“Things Fall Apart:” When a Tough Economy, Anxiety, & Medical Stressors Collide

7 Nov

scream blog

For many families, life during these hard economic times can be full of stressful triggers. Putting food on the table, paying the house note, keeping the lights on, getting gas into the car, maintaining your social/love relationships, looking for new work .. all of which can be anxiety provoking. While keeping this scenario in mind, imagine now adding the serious stressor of having a loved one admitted to the hospital or dealing with a new medical illness. It can be enough to literally make you want to pull your hair out! Sadly, this is the reality for many families around the country. If any of this sounds familiar, rest assured that there are resources to help.

1: Sound Mind: Within many hospital settings, there are often well-trained psychologists on staff who are ready and willing to help. They can provide a safe, non-judgmental outlet for you to vent, talk through your fears, address personal challenges, and brainstorm on coping strategies that best fit you. Best of all, these medical psychologists and counseling staff personnel are specially trained to work within the hospital setting to serve those who are affected by the pressures of health concerns. They can offer tools to not only decrease your heightened emotional state, but also ways to promote engaging ill loved ones in a positive way without experiencing what is known as “caregivers fatigue” (when a loved one caring for another becomes physically and emotionally drained).

2: Sound Body: Did you know that many hospitals are now offering spa services? YES! Unbeknownst to many patients and families, a growing number of hospitals around the country are offering holistic services such as: yoga, massage, acupuncture, meditation, dance, and music therapies to name a few. Even beauty enhancement services are becoming increasingly common to address the need of boosting emotional morale. While the primary focus remains treating the illness and ensuring true health, who doesn’t feel better after a nice massage or a few beauty regimes? It reminds families that they are still human and can have a big normalizing effect for everyone who participates.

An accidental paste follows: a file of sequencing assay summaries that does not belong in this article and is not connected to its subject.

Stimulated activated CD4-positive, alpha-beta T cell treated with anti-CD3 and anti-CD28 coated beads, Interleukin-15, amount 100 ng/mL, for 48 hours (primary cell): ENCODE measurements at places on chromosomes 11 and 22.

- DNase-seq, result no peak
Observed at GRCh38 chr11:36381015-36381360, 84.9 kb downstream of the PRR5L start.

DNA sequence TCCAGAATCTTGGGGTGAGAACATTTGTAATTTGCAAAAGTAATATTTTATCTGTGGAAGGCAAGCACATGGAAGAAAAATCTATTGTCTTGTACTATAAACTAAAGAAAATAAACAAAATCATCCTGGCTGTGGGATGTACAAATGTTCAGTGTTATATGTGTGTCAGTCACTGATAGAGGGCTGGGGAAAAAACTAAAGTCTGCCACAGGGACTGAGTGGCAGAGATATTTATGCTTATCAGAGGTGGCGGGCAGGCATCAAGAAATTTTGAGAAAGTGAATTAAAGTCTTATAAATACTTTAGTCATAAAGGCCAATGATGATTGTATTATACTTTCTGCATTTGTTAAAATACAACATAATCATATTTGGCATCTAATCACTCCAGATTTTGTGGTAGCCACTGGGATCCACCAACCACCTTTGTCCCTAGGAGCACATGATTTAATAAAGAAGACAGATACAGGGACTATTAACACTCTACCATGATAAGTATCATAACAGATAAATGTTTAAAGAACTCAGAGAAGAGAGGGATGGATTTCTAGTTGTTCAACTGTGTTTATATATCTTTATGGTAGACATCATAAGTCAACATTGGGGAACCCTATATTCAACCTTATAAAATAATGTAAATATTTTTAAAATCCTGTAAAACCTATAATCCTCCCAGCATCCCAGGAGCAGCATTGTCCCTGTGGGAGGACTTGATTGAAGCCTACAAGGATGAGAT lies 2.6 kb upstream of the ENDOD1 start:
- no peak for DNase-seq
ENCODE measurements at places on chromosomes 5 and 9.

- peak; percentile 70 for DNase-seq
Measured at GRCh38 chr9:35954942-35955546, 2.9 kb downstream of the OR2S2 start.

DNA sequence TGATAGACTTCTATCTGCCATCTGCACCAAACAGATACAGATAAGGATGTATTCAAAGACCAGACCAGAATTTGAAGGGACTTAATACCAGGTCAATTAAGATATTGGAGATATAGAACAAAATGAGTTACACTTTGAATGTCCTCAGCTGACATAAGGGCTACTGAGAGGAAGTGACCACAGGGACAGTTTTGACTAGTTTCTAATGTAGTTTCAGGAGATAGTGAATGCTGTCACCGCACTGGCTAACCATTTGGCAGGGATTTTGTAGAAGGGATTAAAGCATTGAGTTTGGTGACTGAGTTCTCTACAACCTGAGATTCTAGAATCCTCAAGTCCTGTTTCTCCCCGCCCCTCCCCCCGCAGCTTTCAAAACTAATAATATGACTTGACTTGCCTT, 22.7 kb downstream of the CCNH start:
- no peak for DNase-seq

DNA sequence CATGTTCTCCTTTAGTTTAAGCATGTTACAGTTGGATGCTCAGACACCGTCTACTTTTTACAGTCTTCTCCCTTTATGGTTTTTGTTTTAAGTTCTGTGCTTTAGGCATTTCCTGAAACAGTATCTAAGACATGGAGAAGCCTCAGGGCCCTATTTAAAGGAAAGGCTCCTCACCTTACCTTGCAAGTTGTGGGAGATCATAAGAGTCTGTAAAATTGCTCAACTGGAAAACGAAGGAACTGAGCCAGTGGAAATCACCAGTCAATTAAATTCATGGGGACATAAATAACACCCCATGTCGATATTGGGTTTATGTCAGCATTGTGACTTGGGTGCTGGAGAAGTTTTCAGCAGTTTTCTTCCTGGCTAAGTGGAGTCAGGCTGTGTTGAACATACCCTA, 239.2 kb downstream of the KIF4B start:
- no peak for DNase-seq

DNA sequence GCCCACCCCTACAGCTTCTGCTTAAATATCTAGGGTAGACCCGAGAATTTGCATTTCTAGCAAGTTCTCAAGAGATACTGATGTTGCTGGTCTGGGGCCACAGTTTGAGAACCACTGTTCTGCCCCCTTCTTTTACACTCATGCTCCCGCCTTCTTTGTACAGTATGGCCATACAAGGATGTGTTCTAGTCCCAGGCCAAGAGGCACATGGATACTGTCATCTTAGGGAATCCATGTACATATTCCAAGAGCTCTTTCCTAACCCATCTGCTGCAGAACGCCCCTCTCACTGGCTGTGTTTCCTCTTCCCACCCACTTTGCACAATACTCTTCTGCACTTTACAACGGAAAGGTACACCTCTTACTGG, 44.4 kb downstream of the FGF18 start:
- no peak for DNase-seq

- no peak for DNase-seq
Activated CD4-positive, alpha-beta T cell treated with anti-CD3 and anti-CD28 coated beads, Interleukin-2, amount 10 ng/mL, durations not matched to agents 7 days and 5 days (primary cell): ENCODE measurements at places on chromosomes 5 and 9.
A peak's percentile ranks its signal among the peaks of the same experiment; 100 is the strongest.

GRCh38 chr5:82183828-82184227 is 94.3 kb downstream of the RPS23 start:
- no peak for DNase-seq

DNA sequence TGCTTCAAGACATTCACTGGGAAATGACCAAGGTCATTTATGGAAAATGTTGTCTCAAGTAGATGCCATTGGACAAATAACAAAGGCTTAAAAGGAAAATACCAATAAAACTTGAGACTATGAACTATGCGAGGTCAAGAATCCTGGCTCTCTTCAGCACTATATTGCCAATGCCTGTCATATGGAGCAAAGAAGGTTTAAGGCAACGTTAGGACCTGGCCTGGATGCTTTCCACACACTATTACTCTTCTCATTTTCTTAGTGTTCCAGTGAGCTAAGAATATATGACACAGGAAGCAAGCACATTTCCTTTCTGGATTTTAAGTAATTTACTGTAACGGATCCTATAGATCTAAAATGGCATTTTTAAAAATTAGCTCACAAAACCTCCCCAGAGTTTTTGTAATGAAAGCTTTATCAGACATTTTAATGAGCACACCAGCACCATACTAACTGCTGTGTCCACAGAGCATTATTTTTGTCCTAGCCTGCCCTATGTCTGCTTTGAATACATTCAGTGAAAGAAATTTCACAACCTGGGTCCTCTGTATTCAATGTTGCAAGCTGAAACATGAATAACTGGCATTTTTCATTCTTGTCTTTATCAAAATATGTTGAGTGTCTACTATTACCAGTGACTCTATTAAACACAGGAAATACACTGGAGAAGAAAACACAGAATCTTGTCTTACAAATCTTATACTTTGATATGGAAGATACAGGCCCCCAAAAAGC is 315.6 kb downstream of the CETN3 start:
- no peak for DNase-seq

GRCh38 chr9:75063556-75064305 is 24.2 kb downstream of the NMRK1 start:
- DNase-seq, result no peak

3: Sound Life: Now that the mind and body have been cared for, what services are available for the other non-medical stressors? With the help of human services, social workers do more than simply help with discharge. They can: work with your doctor and insurance company to ensure care is financially covered as well as make community referrals to assist with securing key needs (such as housing, food, utility support, etc).

In the end, though things may seem bleak, help IS indeed available. Please, if things seem unbearable, reach out to a friend, loved one, doctor, etc … you don’t have to struggle through life’s rough spots alone.

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3 Responses to ““Things Fall Apart:” When a Tough Economy, Anxiety, & Medical Stressors Collide”

  1. rossj2 November 7, 2011 at 7:48 pm #

    Another great blog offering specifics about how any individual can take control of their own health from services and help readily available! Nice article and very helpful.

    John Ross

    • Angela November 7, 2011 at 8:20 pm #

      Thank you so much for taking the time to stop by and read (: ]). As you so rightly stated, I am a firm believer that the power of ones health and coping should indeed lie in the hands of the patient (or family for young children). With the propper information presented in an easy to understand way, anyone is capable of making choices that best fit their lives and beliefs.

      • rossj2 November 7, 2011 at 8:29 pm #

        Angela, if you have the time I would love your critique of my blogs at http://www.healthcaremadesimple.org. I am trying to educate Americans on how to think about health care and what they can do to help by managing their own health better to the extent that they can.

        John Ross

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